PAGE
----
KBO clubs invest in popular cheerleading songs

Home > Sports > Baseball

print dictionary print

KBO clubs invest in popular cheerleading songs


Samsung Lions cheerleaders perform during the KBO League game between the Lions and Lotte Giants on April 8 at Daegu Baseball Stadium. [NEWSIS]

Tensions were high during a March preseason game between the KT Wiz and LG Twins, but not because of the score. It all had to do with the cheerleading song of Wiz outfielder Lee Dae-hyung.

Lee’s song - “Super Sonic” - was used by the Twins in the past, and the Twins still retained the copyright for the track.

“We do produce original cheerleading tracks, but many are also remakes of other songs,” said an official from the Twins. “Since we pay for the right to use someone else’s music and turn it into a cheerleading song, that second copyright belongs to the team.”

Cheerleading songs are a signature component of the Korean Baseball Organization (KBO) and contribute to the league’s popularity. Fans visit the stadium to watch the game, but also to sing along with their team’s unique songs.

This has put pressure on teams to come out with good cheerleading songs - and to protect the ones that they use.

Cheerleading songs are usually divided into two types: a “theme song” which is played when a batter is up, and a “main song,” for when a player makes a hit or shows a great play during the game.

Players usually select their own theme song, sometimes at the recommendation of people from the entertainment industry who want to promote a particular track, and the songs often change throughout the season.

The main song is selected by the clubs’ marketing team and cheerleaders. They say that the most important aspect of choosing the song is finding a melody that people do not forget easily.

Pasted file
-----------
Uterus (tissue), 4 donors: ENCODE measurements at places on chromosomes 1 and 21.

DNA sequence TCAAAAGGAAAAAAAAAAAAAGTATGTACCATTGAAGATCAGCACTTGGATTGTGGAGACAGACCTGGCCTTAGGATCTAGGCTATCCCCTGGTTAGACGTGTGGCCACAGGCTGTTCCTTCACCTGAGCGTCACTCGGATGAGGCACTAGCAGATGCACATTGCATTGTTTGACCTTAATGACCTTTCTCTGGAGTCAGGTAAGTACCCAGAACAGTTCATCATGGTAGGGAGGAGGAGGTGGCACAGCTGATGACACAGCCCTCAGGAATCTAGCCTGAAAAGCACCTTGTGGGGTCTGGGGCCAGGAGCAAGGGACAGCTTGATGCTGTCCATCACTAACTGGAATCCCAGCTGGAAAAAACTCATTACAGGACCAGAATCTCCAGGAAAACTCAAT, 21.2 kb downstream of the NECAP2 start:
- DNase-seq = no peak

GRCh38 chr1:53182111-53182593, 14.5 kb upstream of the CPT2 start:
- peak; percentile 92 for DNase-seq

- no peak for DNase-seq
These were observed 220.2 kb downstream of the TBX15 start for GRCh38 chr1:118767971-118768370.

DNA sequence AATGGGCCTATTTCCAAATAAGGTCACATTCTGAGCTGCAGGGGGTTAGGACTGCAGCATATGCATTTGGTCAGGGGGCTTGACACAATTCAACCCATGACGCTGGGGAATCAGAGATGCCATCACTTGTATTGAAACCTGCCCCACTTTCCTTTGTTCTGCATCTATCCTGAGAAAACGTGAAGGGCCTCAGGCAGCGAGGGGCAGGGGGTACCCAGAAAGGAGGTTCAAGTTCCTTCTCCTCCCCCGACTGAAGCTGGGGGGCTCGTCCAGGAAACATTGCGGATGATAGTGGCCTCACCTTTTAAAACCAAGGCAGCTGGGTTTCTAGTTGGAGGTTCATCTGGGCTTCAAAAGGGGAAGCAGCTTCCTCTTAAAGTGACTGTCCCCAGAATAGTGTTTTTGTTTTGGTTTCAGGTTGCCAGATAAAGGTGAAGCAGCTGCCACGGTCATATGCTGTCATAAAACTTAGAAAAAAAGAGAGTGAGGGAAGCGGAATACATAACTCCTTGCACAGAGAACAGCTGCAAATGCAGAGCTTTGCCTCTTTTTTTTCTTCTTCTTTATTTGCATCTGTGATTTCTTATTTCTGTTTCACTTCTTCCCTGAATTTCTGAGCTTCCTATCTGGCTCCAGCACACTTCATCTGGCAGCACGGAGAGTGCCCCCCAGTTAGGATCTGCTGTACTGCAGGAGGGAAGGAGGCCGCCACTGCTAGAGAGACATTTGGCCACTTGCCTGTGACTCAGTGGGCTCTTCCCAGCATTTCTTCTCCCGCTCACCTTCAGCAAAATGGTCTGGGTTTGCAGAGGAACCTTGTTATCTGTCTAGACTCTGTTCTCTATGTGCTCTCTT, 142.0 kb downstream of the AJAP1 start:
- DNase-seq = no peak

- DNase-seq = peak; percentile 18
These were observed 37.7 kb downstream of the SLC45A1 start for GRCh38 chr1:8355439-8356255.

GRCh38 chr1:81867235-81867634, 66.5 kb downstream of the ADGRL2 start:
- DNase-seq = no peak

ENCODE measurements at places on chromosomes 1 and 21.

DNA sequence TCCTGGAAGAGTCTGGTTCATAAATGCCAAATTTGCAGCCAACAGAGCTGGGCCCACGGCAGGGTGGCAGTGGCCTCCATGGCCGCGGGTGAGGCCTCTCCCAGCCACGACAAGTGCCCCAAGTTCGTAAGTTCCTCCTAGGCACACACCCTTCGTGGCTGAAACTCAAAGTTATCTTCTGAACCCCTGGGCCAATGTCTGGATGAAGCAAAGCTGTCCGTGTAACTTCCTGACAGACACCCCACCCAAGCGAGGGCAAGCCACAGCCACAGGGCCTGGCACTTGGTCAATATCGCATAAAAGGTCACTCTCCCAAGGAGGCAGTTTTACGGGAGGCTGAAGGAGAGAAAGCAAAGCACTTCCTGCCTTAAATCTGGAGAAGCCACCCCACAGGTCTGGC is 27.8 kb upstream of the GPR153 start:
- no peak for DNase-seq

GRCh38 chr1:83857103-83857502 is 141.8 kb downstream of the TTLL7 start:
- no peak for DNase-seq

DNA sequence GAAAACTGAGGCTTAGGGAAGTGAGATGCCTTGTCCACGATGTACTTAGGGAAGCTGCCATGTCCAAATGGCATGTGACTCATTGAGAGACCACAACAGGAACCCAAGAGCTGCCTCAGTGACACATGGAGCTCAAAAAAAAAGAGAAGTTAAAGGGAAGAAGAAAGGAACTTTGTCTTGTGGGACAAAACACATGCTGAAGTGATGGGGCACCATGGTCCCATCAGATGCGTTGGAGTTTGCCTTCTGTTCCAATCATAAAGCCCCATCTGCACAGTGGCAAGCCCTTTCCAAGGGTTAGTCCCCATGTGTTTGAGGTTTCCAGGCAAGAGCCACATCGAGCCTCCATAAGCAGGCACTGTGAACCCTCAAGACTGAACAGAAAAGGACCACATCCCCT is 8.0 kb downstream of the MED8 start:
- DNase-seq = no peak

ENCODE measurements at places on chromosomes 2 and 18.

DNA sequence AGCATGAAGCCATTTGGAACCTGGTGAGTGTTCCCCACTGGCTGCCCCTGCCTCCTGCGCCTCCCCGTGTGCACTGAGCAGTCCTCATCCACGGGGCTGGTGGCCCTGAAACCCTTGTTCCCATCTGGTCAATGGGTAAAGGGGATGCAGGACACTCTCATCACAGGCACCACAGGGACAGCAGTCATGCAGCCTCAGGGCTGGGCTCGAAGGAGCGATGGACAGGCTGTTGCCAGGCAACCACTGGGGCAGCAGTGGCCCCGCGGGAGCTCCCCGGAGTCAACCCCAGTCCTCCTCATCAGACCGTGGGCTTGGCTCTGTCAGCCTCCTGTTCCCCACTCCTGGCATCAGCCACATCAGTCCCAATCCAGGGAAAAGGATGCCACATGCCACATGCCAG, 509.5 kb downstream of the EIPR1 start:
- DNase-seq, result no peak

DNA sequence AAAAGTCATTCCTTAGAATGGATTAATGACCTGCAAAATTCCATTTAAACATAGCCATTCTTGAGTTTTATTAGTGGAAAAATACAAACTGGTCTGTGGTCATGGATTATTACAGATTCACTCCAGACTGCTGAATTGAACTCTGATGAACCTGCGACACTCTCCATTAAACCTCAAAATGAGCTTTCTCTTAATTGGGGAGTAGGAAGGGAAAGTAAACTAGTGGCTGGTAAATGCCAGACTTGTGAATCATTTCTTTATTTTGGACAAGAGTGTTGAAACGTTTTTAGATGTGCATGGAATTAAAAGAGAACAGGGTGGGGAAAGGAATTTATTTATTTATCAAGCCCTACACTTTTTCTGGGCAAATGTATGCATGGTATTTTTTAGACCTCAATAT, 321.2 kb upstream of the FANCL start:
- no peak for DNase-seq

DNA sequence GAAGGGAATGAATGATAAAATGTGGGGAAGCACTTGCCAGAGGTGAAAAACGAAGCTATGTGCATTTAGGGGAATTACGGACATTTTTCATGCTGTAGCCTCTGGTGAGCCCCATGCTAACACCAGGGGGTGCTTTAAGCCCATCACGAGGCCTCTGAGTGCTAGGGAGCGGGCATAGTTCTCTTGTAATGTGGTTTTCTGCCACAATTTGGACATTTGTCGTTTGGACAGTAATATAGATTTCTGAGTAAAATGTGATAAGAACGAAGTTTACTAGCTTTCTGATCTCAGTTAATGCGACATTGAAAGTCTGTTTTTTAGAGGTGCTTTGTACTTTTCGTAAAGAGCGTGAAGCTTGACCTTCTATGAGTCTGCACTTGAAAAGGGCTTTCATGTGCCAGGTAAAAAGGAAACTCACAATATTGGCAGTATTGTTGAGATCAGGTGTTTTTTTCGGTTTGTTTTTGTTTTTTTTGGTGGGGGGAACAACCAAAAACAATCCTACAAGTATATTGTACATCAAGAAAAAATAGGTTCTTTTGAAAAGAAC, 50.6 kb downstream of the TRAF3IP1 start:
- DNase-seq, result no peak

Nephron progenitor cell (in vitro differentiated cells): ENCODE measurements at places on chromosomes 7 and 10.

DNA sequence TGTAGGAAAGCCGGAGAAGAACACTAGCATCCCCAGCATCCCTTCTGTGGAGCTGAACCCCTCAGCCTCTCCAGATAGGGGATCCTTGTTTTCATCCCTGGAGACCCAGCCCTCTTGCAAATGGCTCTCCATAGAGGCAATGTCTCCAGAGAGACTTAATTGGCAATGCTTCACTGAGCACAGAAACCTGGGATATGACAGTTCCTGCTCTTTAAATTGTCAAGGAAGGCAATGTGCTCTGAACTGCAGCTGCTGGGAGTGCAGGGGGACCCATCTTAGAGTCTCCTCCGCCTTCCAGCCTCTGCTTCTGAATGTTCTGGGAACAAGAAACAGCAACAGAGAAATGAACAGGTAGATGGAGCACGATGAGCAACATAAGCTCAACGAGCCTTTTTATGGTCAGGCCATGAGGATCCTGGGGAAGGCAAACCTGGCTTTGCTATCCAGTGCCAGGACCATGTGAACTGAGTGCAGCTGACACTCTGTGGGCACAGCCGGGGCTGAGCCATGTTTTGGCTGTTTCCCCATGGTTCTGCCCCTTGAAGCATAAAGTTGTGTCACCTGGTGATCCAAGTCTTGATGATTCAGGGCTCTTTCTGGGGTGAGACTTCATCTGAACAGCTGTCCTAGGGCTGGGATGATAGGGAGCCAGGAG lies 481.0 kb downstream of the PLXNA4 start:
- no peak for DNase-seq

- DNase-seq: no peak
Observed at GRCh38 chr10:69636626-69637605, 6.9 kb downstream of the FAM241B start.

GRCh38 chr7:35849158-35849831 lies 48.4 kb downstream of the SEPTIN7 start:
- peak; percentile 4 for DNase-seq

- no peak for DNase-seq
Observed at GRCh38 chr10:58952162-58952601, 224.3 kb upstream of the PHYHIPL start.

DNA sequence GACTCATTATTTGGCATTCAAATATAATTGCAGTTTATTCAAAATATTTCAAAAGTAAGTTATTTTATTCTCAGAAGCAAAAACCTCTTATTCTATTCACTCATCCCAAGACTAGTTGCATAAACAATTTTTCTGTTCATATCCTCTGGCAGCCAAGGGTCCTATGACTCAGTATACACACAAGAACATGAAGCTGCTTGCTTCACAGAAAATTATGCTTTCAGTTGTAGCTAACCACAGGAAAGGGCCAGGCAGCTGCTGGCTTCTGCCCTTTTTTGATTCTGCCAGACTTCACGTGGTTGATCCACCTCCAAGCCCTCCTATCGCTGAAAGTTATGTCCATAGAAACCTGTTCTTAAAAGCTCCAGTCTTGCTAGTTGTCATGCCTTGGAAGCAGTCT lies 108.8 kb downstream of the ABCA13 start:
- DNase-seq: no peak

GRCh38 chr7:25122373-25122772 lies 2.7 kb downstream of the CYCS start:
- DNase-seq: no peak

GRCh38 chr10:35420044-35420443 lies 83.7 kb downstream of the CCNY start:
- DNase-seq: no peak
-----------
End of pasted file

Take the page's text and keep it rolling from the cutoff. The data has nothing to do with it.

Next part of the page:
Considering that players appear on an average of four times a bat, theme songs are played about 36 times in a game. With about eight to nine hits in the game, the main song is played about eight to 10 times.

In addition, each team has about three to four songs made for the team. For instance, the Twins use “Apartment,” and the Giants play “Busan Seagulls.”

All in all, fans hear 50 to 60 songs during any given visit to the stadium.

However, all of these songs are not free. According to KBOP, the marketing affiliate of the KBO, the league’s nine teams pay about 300 million won ($279,250) to three local music associations for the right to use various tracks.

“Before the season, each team submits their cheerleading song lists to KBOP,” said Choi Won-jun, the marketing team leader for the affiliate. “KBOP accumulates the list and then gets permission from related associations like the Korea Music Copyright Association.”

Each club spent an average of 33 million won last year on music. Since each team had 64 games at home last year, about 520,000 won was spent per game, and considering that 50 to 60 songs were played in a game, the average price per cheerleading song was about 10,000 won.

BY YU BYEONG-MIN [joo.kyungdon@joongang.co.kr]
Log in to Twitter or Facebook account to connect
with the Korea JoongAng Daily
help-image Social comment?
lock icon

To write comments, please log in to one of the accounts.

Standards Board Policy (0/250자)